I think from april 6th yes
Not sure about that.
Haven't seen any particular change in serps except:
- Some low quality MFA sites going up in the serps
- A generalized decrease in web traffic that happens every year the first days of April, mainly caused by people preferring to go outside instead of wasting time in front of a computer.
Have you checked the traffic from Google Images? Since April 6th there have been a significant decrease in visitors (50%! approx.) from Google Images (.com, .es, .com.mx...) on my sites and others...
Here in france, I didn't notice a significant change in people coming from google (april 6th and 7 was slightly above usual, 8 and 9 slightly below).
What I noticed though, is in google webmaster tools : stats for "search queries" are empty for april 6th (says 0, but I received clics from google that day).
And, the last few days, googlebot was crawling much more pages than usual (sometimes, crawling images too from the pages, which is strange).
But maybe it isn't related and is just a glitch.
Everyone keeps speculating that normal fluctuations are Panda.
You'll know when Panda hits because it will start PANDEMONIUM in the SERPs.
To check for Panda, simply find results that got hit hard in google.com and keep comparing that to your country's results. When you see google.com, .co.uk, .ca, .fr, .de, etc. all showing results similar to the Panda version of google.com results, you'll know you've been PANDOMIZED.
Until then... fluctuations as usual best I can tell
Actually I don't understand what Panda exactly is and I haven't noticed changes in my traffic in spanish.
The small website I own in english just had two daily spikes in january 26 (down) and march 17 (up). Nothing really strange.
I guess they won't roll out panda until they find some good partners in other regions.If they continue to promote their current partners like e-how, there will be a big backlash in Europe.
|What I noticed though, is in google webmaster tools : stats for "search queries" are empty for april 6th (says 0, but I received clics from google that day). |
same here, 1% of normal queries, traffic normal
|Actually I don't understand what Panda exactly is and I haven't noticed changes in my traffic in spanish. |
It's a site-wide penalty for sites that fit certain criteria.
Many commonly seen sites will plunge into nowhere, blogs, ecommerce sites. etc., for no apparent reason. Pretend you had a B&M business hit with a nuclear warhead, gone. POOF! Other junk that survives the blast zone will float to the top like cream although Google claims this is the junk they're trying to kill.
Seems to me its out in UK and CA now. Lost 15% of traffic from these sources.
|Seems to me its out in UK |
Probably is - down 10% since the 6th April- however may be normal ebb and flow given the nice weather.
I agree, if you're deliberating whether you're hit by Panda, then you are not. When you are hit, it's obvious like a punch in the face. Your traffic chart will show a clear drop.
However ..you may have no traffic drop ..( but others can have had clear drops or be in major flux ..or even have stabilised after drops or rises ..and you may not have noticed or the affects may not have hit the niches you watch )..so that fact that your site hasn't been hit ..does not mean that Panda hasn't been rolled out already in your area.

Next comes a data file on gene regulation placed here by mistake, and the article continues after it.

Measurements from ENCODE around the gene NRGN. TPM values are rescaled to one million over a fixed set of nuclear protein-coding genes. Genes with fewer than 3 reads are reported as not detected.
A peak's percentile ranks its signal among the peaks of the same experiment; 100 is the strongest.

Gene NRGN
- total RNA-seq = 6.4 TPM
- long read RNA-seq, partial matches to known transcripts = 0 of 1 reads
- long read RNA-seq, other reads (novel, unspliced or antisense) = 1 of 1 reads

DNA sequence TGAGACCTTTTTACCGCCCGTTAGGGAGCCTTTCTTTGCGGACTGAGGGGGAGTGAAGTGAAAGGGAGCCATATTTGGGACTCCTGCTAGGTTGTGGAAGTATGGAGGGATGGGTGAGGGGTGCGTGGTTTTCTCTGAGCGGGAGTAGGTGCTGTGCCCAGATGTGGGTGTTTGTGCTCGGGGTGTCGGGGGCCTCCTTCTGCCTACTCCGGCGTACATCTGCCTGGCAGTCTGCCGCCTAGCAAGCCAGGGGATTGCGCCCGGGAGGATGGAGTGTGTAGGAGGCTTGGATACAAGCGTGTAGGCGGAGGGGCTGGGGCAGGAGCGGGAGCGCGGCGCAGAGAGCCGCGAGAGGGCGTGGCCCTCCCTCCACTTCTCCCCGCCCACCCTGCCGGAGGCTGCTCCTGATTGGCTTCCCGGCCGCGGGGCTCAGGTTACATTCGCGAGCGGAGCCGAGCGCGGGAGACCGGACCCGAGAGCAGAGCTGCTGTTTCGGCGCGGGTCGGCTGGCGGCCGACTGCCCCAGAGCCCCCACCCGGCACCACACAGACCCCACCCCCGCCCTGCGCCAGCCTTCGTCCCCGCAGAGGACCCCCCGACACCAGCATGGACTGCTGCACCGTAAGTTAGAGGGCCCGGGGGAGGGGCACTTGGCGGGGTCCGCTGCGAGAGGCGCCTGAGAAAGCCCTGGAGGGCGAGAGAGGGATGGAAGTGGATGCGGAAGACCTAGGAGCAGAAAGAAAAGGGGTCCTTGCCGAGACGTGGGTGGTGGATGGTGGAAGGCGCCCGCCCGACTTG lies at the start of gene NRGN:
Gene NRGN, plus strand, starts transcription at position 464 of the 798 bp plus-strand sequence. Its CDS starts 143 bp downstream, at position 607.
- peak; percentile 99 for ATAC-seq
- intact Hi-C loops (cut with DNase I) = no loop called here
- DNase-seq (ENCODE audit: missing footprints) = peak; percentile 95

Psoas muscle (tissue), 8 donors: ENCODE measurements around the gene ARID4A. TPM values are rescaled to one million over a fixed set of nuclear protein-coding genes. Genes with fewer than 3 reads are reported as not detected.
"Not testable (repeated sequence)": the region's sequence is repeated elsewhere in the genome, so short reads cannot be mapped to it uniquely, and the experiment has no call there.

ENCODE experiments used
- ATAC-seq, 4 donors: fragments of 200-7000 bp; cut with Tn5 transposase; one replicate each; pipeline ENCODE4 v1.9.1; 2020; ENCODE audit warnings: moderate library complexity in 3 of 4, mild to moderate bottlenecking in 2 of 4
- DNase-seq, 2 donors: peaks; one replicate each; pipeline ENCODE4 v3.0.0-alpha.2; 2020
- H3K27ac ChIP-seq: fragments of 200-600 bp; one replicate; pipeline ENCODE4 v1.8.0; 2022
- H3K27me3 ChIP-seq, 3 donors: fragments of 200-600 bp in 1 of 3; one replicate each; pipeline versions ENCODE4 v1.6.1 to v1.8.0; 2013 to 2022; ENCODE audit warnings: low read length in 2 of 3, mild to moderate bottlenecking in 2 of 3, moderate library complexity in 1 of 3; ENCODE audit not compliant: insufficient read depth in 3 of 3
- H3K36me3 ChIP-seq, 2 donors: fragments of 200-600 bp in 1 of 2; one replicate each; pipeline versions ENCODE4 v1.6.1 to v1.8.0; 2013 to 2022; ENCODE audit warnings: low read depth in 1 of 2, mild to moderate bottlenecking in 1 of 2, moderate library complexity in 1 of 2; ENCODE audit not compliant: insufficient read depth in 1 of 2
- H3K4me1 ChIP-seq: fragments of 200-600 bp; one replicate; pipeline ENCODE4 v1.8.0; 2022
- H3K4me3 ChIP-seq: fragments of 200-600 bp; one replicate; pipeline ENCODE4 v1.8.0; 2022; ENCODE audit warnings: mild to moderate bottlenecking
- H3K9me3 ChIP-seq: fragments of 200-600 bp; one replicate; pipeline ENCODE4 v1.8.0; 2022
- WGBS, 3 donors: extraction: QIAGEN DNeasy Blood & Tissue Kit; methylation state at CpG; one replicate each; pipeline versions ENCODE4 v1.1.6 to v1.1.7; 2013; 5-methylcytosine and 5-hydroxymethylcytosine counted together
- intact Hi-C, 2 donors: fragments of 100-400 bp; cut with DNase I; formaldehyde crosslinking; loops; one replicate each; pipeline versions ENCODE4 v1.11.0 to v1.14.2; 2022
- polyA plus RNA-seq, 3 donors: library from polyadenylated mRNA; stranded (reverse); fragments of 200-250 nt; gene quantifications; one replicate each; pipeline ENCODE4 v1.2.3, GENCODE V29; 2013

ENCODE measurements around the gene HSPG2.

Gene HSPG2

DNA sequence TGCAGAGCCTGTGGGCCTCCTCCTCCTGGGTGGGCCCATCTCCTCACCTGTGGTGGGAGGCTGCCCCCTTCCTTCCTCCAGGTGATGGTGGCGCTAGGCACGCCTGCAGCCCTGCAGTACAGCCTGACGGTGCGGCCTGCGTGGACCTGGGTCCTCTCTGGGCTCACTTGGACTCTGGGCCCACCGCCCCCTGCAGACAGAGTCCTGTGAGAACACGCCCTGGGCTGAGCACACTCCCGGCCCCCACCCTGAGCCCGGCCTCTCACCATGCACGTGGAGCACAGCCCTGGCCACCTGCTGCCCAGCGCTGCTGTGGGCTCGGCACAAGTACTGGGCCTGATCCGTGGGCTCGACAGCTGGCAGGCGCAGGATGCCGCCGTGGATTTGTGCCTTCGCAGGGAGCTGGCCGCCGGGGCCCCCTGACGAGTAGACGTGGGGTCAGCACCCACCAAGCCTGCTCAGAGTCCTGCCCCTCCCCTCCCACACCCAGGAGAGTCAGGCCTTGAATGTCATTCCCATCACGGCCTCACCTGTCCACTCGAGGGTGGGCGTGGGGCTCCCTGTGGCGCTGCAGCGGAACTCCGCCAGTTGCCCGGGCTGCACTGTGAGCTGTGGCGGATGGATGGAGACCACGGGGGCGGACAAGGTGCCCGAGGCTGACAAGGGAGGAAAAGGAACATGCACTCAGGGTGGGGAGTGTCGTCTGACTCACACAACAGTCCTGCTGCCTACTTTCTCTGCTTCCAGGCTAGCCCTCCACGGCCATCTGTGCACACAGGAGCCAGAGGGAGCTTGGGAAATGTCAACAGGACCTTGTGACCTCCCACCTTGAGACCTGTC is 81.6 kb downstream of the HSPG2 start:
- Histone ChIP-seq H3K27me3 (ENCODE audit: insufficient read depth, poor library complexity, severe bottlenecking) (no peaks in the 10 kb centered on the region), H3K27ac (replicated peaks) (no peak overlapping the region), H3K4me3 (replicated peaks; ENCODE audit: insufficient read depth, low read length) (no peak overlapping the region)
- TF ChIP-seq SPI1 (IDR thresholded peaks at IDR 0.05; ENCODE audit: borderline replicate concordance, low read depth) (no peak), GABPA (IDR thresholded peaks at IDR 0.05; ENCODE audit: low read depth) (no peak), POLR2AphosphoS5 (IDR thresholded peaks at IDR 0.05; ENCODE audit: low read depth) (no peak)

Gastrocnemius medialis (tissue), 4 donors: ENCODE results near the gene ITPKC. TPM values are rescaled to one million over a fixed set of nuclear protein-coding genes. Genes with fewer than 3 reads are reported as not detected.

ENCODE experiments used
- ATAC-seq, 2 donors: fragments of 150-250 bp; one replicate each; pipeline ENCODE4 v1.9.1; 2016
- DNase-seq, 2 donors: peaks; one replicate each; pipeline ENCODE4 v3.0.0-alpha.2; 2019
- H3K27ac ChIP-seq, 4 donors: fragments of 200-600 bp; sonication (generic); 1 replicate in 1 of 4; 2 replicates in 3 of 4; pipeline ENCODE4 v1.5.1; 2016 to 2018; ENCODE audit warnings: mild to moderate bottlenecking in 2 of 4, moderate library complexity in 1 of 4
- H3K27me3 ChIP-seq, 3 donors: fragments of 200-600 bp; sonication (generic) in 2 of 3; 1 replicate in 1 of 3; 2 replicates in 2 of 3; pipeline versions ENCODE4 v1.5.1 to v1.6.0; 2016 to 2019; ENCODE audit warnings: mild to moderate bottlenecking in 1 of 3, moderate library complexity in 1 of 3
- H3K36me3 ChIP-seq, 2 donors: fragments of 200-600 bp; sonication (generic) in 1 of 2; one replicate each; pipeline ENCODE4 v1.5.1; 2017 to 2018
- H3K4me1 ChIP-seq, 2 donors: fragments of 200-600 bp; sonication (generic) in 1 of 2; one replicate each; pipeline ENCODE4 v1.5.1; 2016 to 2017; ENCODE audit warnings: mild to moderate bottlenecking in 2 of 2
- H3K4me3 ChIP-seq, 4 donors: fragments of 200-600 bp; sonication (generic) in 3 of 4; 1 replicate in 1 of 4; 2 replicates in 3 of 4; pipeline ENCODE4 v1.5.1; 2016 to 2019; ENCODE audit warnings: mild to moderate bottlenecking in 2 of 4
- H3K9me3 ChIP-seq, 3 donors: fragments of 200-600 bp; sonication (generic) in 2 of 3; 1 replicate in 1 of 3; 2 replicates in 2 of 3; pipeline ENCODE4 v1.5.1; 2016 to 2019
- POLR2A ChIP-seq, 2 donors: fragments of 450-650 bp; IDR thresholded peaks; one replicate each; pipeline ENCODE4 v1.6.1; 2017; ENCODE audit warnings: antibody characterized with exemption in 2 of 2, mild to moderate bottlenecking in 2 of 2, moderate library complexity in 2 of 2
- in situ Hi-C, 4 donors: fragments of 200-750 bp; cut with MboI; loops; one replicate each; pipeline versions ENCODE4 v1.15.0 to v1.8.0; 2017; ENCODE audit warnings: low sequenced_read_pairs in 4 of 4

You only get a major drop if you were vulnerable ..or those who supplied most of your inbounds got hit ..and if those who were pushed up were numerous enough in your niches to displace large amounts of others .
Also, only a minority of sites get hurt by Panda. Your site may be helped when it hits your area. Look for a small but sustained increase in traffic - small because the gains are spread out over a lot more sites than the dramatic losses that we have analyzed over the past weeks.
And many sites just keep on plugging along after Panda hits their area. That's the way it's been for the majority of the sites I work with. Their traffic profile is not be in those query areas that are impacted very much. In fact, the SERPs for their most important query terms have barely jiggled, nothing noticeably different than the normal everflux.
I see what appears to be my pre-Panda rankings when looking at Google.es
Since there was such a large time lag between Panda in the U.S., and deployment in other countries, I wonder if we will see a different effect when it spreads (if it hasn't already). Many of us have been improving our websites for the past 6 weeks. So, it seems possible that as Panda spreads to other countries, websites that were significantly cleaned up during the interim might see less of ranking impact, particularly if the site was borderline to begin with and assuming Google uses the most recent data for input into the algorithm. For example, I see what appears to be my pre-Panda rankings on Google.es. I can't be certain that it isn't Panda using the most recent data from my improved site, and placing my site back where it should be. The cache date for my pages showing on Google.es is April 9.
Make sense? Possible? If so, it might offer a glimmer of hope for sites in the U.S. It seems to me that the algorithm would rank pages using the data it has available to it at the time of deployment (unless it carries a list of domains with it).
Official Google webmaster central blog: High-quality sites algorithm goes global, incorporates user feedback
As of today, Panda is live in English language SERPs across the world.
To avoid parallel and duplicate discussions, let's take further comments to this thread: Google PANDA rolls out WorldWide [webmasterworld.com]